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Pakistan to improve road and rail links with World Bank funding

The World Bank has approved a $25M loan to help Pakistan improve its trade and transport logistics.

The bank’s second trade and transportf facilitation project will provide technical advice to help implement the National Trade Corridor Improvement Program (NTCIP), a government programme designed to cut the cost and of exporting and importing goods and the time taken to move them in an out of the country. The programme involves reforms and investments in highways, ports, airports and railways.

“Over the past decade, the government of Pakistan has done much to improve its trade procedures and logistics services, said World Bank Country Director for Pakistan Yusupha Crookes. “Further improvements will help boost trade, strengthen economic growth and ultimately reduce poverty. Strong implementation of the NTCIP is vital to bring the quality of transport services to international standards.  This project will provide an important analytical foundation necessary to execute the reform agenda and investments for this program.”

The Pakistan government’s poverty reduction strategy for 2009-2011 identifies as essential the removal of infrastructure bottlenecks. The aim is to make road transport faster and more reliable tand to help railways regain their competitiveness against road transport and to make air transport capable of responding to the growing demand resulting from a growing economy.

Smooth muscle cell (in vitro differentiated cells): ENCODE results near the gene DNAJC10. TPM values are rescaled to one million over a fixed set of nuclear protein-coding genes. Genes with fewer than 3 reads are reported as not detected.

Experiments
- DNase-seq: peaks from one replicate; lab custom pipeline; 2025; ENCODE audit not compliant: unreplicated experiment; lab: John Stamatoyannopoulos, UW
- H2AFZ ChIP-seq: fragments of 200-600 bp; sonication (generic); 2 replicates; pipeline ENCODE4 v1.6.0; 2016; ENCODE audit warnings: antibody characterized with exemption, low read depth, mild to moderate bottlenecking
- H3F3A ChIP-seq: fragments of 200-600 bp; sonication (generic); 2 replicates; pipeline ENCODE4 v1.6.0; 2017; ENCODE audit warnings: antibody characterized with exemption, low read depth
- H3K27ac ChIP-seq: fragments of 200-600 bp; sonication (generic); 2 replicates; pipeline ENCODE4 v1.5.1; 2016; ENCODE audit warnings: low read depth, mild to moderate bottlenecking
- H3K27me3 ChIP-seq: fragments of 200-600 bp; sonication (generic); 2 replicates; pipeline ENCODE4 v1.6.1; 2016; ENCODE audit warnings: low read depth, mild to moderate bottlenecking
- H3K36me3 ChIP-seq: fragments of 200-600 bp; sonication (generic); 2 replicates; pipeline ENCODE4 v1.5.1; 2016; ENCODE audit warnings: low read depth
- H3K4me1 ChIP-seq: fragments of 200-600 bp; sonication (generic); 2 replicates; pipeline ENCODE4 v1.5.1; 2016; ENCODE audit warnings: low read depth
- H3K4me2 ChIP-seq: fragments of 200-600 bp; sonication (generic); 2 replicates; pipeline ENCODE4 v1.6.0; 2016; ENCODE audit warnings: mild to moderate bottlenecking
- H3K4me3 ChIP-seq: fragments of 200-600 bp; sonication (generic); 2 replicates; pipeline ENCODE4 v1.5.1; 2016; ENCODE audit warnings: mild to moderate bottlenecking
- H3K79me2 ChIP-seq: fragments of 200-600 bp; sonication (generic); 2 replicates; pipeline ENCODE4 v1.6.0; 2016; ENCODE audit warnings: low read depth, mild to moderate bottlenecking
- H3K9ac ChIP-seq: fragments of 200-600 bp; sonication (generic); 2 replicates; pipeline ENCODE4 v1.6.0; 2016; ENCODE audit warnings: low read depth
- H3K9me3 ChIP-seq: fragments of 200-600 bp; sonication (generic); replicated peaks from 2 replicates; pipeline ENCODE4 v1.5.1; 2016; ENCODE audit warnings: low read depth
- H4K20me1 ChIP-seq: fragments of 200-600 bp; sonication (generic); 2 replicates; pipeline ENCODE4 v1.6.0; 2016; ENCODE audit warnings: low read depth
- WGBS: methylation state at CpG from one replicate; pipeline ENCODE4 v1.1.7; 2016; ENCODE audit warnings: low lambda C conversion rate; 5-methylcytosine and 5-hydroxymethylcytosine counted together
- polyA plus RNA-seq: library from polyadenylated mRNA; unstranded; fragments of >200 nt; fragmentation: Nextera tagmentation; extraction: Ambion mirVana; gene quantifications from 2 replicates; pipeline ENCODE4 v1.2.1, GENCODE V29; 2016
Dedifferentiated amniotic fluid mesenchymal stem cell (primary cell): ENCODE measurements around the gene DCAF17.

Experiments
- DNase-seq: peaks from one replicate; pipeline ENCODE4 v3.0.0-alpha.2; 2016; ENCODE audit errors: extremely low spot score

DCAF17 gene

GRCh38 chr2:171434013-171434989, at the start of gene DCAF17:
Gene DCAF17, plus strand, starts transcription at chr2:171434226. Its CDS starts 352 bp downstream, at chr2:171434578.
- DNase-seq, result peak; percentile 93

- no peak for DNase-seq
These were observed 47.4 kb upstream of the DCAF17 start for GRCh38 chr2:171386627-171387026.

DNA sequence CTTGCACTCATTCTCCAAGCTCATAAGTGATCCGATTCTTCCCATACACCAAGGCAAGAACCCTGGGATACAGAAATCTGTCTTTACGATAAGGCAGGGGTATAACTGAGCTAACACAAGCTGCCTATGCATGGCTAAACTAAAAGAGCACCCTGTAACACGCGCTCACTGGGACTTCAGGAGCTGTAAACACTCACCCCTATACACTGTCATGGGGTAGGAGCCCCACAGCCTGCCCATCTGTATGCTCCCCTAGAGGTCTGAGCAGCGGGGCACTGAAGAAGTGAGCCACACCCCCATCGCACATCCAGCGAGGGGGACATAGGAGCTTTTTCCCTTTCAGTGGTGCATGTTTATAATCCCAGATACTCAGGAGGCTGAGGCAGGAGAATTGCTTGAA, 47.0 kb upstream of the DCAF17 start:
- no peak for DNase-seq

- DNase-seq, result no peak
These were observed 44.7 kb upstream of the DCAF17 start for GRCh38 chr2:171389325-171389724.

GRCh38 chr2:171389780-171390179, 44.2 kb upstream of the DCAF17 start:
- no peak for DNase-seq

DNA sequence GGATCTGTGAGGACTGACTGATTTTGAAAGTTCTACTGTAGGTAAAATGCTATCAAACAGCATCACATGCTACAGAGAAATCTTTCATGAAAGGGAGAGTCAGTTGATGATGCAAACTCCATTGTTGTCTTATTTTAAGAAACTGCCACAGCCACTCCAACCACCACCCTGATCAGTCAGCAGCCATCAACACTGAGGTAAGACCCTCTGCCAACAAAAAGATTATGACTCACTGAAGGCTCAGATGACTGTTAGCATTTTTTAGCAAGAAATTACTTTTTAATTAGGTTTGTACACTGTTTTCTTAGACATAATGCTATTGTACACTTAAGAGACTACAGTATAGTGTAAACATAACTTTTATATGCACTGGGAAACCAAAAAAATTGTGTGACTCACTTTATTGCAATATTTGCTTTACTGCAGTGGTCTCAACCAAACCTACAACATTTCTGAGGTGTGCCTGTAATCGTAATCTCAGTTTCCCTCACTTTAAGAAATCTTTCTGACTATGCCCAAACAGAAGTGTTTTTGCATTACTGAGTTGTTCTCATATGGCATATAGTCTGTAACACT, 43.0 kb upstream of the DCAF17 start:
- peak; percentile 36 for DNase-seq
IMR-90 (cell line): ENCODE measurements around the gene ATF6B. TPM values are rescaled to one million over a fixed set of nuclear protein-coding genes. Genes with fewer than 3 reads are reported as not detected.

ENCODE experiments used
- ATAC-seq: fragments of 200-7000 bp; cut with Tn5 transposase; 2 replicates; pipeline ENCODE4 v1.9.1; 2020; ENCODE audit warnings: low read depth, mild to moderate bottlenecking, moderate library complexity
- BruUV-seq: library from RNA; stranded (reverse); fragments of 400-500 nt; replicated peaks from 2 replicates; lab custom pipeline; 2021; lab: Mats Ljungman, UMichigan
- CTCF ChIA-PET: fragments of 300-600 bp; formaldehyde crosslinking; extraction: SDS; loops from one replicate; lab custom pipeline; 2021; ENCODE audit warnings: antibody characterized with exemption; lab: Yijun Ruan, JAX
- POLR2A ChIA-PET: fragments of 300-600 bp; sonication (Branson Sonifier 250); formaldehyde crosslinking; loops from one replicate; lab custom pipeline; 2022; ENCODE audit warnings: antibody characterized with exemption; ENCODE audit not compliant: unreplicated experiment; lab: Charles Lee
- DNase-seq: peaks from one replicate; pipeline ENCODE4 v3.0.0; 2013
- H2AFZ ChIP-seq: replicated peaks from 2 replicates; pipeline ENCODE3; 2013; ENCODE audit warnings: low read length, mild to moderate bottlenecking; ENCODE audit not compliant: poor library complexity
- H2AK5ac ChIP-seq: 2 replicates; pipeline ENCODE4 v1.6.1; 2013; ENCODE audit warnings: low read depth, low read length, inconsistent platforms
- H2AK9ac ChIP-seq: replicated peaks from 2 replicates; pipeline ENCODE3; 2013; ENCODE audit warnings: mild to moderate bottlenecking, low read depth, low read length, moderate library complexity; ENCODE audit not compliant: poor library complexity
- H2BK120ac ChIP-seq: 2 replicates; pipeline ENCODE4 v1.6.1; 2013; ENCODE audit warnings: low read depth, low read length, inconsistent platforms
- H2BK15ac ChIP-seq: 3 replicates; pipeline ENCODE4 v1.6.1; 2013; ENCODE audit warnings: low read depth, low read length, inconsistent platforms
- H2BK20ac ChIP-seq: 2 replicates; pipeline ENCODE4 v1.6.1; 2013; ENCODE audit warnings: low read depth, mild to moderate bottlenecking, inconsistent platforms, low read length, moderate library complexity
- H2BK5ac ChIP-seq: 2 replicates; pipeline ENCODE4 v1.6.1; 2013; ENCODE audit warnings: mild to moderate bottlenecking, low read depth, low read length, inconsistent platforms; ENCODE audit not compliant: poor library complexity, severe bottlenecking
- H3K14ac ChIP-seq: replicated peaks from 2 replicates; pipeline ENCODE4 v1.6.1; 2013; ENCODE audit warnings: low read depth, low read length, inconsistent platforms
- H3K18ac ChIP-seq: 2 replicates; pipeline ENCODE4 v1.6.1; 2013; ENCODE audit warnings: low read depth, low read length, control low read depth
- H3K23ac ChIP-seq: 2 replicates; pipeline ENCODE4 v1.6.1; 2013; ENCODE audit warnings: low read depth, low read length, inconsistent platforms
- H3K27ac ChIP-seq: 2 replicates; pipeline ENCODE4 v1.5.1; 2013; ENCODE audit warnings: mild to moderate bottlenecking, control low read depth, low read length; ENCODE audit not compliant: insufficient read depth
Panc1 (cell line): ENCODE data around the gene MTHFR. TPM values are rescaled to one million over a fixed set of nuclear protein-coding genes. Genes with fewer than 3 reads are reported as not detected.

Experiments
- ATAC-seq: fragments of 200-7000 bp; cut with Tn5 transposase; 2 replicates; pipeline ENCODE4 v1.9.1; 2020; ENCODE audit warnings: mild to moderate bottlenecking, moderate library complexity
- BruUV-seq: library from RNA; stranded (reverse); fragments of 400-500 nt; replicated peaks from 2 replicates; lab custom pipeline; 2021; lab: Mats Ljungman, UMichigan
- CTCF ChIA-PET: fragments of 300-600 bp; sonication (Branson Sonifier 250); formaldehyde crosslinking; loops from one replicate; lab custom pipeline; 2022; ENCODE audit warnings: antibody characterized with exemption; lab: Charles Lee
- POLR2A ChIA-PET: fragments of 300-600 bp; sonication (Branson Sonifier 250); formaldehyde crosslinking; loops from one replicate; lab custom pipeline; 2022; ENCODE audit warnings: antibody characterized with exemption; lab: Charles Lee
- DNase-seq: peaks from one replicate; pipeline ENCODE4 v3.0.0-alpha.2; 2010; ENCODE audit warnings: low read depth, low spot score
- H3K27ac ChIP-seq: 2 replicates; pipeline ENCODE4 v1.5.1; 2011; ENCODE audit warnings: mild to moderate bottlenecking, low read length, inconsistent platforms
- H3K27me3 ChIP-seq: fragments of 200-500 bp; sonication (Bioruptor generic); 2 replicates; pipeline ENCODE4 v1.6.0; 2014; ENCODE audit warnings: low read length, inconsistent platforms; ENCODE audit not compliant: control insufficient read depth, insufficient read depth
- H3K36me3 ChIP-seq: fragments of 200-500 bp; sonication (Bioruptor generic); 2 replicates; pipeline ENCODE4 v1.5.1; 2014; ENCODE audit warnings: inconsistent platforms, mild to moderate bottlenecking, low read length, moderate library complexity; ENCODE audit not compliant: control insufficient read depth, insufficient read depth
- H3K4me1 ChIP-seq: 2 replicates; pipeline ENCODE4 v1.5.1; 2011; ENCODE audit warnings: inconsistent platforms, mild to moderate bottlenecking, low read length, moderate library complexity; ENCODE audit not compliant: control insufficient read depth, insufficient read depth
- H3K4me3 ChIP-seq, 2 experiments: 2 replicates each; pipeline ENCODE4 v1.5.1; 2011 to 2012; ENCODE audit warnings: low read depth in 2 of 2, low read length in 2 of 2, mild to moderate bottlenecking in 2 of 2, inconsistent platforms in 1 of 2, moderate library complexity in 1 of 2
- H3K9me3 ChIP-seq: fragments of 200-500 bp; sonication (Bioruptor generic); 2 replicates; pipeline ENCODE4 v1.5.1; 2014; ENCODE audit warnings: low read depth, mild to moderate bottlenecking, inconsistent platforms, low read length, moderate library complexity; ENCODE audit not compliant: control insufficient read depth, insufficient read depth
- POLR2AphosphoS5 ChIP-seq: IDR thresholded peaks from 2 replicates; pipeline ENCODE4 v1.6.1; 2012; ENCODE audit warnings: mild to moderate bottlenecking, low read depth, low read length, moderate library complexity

The project builds on the results achieved by the World Bank’s first Trade and Transport Facilitation Project, which closed in 2006, and will extend efforts to streamline and integrate trade data exchange and strengthen cooperation between public and private sectors at regional, national and local level. It will also assist Pakistan in the World Trade Organization negotiations on trade facilitation. 

“At the world level, as an integrated and well coordinated program, NTCIP can be considered a best practice example of a corridor program. The NTCIP is extremely important to Pakistan’s economy,” said Jean-Noel Guillossou, World Bank Senior Transport Economist and project co-team leader. “After all, most of Pakistan’s external and internal trade transits through the National Trade Corridor (NTC). Ports, roads and railways along the NTC handle 95 percent of external trade.”

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